IN 97-72, "Potential for Failure of the Omega Series Sprinkler Heads," was issued on September 22, 1997, to all power reactors and fuel cycle facilities. The notice alerts addressees to a potential problem with Omega Series sprinkler heads manufactured by Central Sprinkler Company of Lansdale, PA. Contacts: E.A. Connell, NRR, 301-415-2838, e-mail: email@example.com; P.W. Lain, NMSS, 301-415-6317, e-mail: firstname.lastname@example.org.
IN 97-75, "Enforcement Sanctions Issued as a Result of Deliberate Violations of NRC Requirements," was issued on September 24, 1997, to all NRC licensees. The notice informs addressees of a company president who was sentenced to 3 years probation and fined $3000 for falsifying equipment calibration records. Contacts: Nader Mamish, NMSS, 301-415-6316, e-mail: email@example.com; John McGrath, RI, 610-337-5069, e-mail: firstname.lastname@example.org.
IN 97-86, "Additional Controls for Transport of the Amersham Model No. 660 Series Radiographic Exposures Devices" was issued on December 12, 1997, to all registered users of the packages and all industrial radiography licensees. The notice alerts addressees to recent failures during hypothetical accident tests and discusses additional controls for transport that have been added to Certificate of Compliance No. 9033. Contacts: Ross Chappell, NMSS, 301-415-8510, e-mail: email@example.com; David Tiktinsky, NMSS, 301-415-8523, e-mail: firstname.lastname@example.org.
IN 97-87, "Second Retrofit to Industrial Nuclear Company IR-100 Radiography Camera to Correct Inconsistency in 10 CFR Part 34 Compatibility," was issued on December 12, 1997, to all industrial radiography licensees. The notice informs addressees of a retrofit to the lock of the IR-100 radiography camera. Contacts: David Wesley, California Dept. of Health Services, 916-445-1884; Michele Burgess, NMSS, 301-415-5868, e-mail: email@example.com.
IN 97-89, "Distribution of Sources and Devices Without Authorization," was issued on December 29, 1997, to all sealed source and device manufacturers and distributors. The notice alerts addressees to the recent breakdown, of a vendor's regulatory program, that resulted in unauthorized distribution of sources and devices to specific licensees and general licensees. Contact: Douglas Broaddus, NMSS, 301-415-5847, e-mail: firstname.lastname@example.org.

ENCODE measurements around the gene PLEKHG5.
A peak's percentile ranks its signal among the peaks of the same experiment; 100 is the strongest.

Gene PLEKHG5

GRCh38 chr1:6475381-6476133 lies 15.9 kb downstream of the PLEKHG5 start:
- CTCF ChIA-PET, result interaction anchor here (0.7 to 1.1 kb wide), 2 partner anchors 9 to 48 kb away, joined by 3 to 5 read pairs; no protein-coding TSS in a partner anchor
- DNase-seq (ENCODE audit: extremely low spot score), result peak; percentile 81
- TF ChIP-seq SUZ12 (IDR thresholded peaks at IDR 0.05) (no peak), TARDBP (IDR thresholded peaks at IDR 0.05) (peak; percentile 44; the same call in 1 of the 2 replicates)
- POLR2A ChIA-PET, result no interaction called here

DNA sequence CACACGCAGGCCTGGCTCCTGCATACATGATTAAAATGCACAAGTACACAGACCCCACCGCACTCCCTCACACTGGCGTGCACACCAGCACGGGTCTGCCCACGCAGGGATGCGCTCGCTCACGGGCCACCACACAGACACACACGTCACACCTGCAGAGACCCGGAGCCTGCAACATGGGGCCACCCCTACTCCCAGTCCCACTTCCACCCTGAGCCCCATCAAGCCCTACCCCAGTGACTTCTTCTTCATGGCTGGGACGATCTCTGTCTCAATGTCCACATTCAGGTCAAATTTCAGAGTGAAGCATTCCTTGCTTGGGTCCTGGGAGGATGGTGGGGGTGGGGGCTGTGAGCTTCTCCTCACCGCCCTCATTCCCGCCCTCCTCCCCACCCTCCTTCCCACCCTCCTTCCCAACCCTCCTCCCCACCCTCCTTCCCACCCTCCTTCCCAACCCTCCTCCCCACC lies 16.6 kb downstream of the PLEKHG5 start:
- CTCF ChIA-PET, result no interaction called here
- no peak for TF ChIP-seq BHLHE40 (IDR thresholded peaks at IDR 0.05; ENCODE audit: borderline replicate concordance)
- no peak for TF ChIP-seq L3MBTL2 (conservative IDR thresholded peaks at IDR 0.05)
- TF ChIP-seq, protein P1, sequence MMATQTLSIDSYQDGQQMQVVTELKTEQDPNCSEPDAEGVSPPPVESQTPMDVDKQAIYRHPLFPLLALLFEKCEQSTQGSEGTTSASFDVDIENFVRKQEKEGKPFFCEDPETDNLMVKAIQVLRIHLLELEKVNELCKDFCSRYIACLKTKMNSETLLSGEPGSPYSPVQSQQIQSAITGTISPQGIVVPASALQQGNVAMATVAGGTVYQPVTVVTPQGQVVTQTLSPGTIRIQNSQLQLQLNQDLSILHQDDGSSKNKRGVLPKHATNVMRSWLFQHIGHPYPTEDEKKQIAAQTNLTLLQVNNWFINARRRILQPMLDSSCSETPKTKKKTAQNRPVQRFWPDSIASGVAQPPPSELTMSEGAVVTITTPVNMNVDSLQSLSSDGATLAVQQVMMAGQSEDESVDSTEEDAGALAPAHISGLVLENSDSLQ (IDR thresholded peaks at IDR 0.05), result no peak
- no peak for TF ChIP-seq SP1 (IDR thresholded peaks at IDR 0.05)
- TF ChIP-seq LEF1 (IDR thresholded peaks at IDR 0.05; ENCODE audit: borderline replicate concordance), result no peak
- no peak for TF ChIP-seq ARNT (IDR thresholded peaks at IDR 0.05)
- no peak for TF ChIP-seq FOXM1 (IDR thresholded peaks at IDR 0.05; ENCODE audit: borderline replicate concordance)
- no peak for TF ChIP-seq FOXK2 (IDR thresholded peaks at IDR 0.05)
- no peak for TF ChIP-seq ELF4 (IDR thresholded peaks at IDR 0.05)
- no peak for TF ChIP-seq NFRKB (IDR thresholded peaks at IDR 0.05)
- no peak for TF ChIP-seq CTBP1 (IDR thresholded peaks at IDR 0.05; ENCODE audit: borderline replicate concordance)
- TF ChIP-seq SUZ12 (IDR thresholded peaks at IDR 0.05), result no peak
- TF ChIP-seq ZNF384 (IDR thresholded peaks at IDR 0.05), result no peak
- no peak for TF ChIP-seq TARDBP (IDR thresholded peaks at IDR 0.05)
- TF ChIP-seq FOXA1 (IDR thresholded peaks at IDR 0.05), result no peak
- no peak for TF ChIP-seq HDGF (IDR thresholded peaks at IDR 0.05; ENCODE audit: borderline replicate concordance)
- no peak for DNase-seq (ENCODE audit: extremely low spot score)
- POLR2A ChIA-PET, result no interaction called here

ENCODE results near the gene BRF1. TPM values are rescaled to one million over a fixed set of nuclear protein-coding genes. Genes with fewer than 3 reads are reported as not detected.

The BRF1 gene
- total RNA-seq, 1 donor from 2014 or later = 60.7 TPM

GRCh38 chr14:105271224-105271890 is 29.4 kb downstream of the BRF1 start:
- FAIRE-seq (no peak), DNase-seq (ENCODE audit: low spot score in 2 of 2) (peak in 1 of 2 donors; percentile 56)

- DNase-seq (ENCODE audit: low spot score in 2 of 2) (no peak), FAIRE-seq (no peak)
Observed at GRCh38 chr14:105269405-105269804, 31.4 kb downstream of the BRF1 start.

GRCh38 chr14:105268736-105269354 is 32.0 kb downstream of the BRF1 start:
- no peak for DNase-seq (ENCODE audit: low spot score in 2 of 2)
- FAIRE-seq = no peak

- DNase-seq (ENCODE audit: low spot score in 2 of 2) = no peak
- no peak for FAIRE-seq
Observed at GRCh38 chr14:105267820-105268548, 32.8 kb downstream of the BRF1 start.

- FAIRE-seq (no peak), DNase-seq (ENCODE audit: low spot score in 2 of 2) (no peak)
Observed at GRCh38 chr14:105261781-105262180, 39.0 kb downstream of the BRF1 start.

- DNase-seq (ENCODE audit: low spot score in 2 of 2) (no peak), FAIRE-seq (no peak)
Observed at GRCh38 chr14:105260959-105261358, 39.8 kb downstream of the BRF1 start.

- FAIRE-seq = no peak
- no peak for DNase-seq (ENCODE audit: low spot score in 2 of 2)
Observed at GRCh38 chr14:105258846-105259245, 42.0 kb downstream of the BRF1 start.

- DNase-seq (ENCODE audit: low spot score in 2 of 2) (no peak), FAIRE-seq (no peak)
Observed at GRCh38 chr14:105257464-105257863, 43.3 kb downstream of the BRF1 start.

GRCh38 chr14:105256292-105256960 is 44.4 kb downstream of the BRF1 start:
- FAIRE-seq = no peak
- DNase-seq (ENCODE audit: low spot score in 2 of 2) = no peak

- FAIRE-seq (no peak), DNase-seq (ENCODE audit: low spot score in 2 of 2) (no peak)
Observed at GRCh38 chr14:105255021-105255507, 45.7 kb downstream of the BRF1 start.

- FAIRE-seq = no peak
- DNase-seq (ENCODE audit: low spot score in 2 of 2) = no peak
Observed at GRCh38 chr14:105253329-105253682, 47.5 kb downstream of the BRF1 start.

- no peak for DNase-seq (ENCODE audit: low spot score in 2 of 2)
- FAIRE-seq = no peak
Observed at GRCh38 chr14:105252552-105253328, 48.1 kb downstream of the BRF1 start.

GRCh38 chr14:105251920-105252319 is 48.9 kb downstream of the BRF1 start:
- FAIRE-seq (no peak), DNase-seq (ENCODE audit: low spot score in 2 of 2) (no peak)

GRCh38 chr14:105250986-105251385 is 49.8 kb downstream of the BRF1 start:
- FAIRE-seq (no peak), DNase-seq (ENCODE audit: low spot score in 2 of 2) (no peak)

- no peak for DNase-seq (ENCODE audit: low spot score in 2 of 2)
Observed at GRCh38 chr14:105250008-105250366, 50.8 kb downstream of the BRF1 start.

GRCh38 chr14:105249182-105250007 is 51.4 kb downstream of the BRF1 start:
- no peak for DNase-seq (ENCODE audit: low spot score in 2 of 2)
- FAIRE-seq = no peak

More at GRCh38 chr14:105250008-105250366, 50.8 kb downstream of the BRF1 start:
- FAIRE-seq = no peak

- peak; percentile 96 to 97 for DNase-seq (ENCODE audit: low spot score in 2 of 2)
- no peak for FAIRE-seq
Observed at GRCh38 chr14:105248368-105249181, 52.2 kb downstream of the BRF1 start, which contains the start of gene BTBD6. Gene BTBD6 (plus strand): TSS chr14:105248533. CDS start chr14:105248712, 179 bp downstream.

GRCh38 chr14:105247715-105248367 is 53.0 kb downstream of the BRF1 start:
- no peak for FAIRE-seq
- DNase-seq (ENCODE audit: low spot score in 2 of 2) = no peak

IN 97-91, "Recent Failures of Control Cables Used on Amersham Model 660 Posilock Radiography Systems," was issued on December 31, 1997, to all industrial radiography licensees. This notice alerts addressees to several recent incidents where the control cable broke at the male end, and emergency procedures were implemented to recover the disconnected source assembly. Contact: Larry W. Camper, NMSS, e-mail: email@example.com.
IN 98-01, "Theft of Portable Gauges," was issued on January 15, 1998, to all portable gauge licensees. This notice alerts addressees to several recent incidents where portable gauges were stolen from vehicles and storage sheds. Contact: Anthony S. Kirkwood, NMSS, 301-415-6140, e-mail: firstname.lastname@example.org.
IN 98-04, "1997 Enforcement Sanctions for Deliberate Violations of NRC Employee Protection Requirements," was issued on February 9, 1998, to all NRC licensees. It reminds licensees of the sanctions that could result from deliberately violating NRC requirements in the area of employee protection. Contact: Michael Stein, OE, 301-415-1688, e-mail: email@example.com.
IN 98-06, "Unauthorized Use of License to Obtain Radioactive Materials, and Its Implications Under the Expanded Title 18 of the U.S. Code," was issued on February 19, 1998, to all NRC licensees. It alerts them to an incident involving unauthorized use of a broad-scope medical license to obtain radioactive materials, and the subsequent criminal investigation. Contact: John Davidson, NMSS, 301-415-8130, e-mail: firstname.lastname@example.org.
IN 98-08, "Information Likely to be Requested if an Emergency Is Declared," was issued on March 2, 1998, to all nonreactor licensees required to have an NRC-approved emergency plan. It informs them of the information expected by NRC when an Alert or Site Area Emergency is declared. Contacts: Yen-Ju Chen, NMSS, 301-415-5615, e-mail: email@example.com; Kevin Ramsey, NMSS, 301-415-7887, e-mail: firstname.lastname@example.org.
IN 98-09, "Collapse of an Iscocam II, Dual-Headed Nuclear Medicine Gamma Camera,"was issued on March 5, 1998, to all medical licensees. It alerts them to an incident involving a gamma camera manufactured by Park Medical Systems of Quebec, Canada. Contact: Steven Baggett, NMSS, 301-415-7273, e-mail: email@example.com.